Russian Birthday Poems, Toasts with English translation

When your Russian girlfriend or boyfriend has a birthday, you always want to surprise her/him. Here is a good way to show your creativity by learning or just sending a text message/sms on your friend's birth-day. Your attention is very important on this special day. These poems are specifically designed for birthdays. If you are at a birthday party, sometimes you forget words, in this case, you can take out your postcard with your birthday poem in Russian and read it out loud. The poems can also be used as a toast. It will impress your Russian speaking friend, for sure!

If your birthday wish is sincere, it will definitely come true!

1. Желаю радости всегда
И настроения бодрого,
Не знать печали никогда
И в жизни всего доброго.
Никогда не унывать,
Не видеть огорчения
И дни с улыбкой начинать,
Как в этот День Рождения!

Russian to English translation for this poem is:

I wish you to be always happy,
I wish you a great mood,
I wish you to never know sadness,
I wish you all the kindness in your life,
I wish you to never be sad,
I wish you to start your days with a smile,
Like on this Birth Day!

The pronunciation of the poems is:

Zhelayu radosti vsegda
I nastroenija bodrogo,
Ne znat' pechali nikogda
I v zhizni vsego dobrogo.
Nikogda ne unyvat',
Ne videt' ogorchenija
I dni s ulybkoi nachinat',
Kak v etot Den' Razhdenija!

What is the best Russian online translator out there?

Today our world has no boundaries. Internet has interconnected people from different places, with different cultures and speaking different languages. Many thanks to online translation websites which offer machine translations in numerous languages.  

Several years ago the quality output of online translators was decent. Simple sentences like "I want to go home" were easily translated in most cases by a great number of free translators. It was good enough for a person who does not know the language to snatch out several words, expressions and phrases out of a complex sentence. But the actual meaning of such sentence could be mistakenly perceived in a wrong manner.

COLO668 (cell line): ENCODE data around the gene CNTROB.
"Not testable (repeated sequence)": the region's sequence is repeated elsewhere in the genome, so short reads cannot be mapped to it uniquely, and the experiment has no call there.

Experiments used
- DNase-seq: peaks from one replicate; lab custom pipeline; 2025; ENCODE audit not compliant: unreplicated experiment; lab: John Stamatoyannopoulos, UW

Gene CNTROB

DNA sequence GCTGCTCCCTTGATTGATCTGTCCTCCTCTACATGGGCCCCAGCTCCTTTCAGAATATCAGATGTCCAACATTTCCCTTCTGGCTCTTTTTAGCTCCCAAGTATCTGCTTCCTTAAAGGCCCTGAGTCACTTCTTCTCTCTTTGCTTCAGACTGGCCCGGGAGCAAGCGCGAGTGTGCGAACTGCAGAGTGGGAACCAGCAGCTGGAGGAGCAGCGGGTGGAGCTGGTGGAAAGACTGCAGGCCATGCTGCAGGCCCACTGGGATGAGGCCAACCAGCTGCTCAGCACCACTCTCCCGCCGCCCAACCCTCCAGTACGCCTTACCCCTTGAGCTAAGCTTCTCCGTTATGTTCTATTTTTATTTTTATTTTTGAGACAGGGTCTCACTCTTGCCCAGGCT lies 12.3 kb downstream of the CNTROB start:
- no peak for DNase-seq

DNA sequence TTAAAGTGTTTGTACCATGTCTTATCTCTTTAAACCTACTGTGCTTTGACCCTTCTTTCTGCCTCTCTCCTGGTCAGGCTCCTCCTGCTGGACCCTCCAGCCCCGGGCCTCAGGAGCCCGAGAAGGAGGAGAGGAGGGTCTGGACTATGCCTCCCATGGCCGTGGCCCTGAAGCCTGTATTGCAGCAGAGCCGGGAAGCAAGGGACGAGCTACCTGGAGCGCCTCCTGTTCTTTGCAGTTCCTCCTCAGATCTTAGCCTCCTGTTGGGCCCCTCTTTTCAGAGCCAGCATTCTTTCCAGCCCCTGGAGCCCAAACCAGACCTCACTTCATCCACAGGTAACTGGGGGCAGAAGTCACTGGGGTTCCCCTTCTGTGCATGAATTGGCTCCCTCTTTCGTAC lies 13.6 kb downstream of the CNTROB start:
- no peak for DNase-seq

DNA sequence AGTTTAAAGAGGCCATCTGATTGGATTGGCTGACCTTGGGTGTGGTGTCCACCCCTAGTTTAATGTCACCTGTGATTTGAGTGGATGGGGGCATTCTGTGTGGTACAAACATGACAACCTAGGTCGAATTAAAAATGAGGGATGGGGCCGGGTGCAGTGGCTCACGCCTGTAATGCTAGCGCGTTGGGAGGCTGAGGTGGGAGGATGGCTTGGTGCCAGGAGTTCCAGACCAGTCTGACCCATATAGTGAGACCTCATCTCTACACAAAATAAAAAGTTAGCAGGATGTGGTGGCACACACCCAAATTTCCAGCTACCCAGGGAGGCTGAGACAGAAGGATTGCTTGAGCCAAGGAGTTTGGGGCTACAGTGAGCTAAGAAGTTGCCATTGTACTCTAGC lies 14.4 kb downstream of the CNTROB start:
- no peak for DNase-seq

Computer technologies develop in a great pace these days. One can see improvements in every aspect of computer/online world, including free text translators.

We decided to put to a test and compare several online translators by picking three most popular and biggest online translation websites. All of them offer translations free of charge. We chose:

-Google Translator (;
-Bing Translator (‎);
-PROMT Translator (;

All three translation engines handled simple phrases and sentences with no issues and we gave them all an A!

But when it comes to more complex and linguistically rich sentences, all of the above translators had certain flaws.

We will demonstrate and let you decide the winner (if any) of this "translation competition". As a sample text we plugged in the following extract in Russian language:

"В конце ноября, в оттепель, часов в девять утра, поезд Петербургско-Варшавской железной дороги на всех парах подходил к Петербургу. Было так сыро и туманно, что насилу рассвело; в десяти шагах, вправо и влево от дороги, трудно было разглядеть хоть что-нибудь из окон вагона."

Every person who considers herself or himself a big admirer of Russian literature and culture overall would recognize this piece. The extract is the opening from Dostoevsky's one of the greatest novels - The Idiot.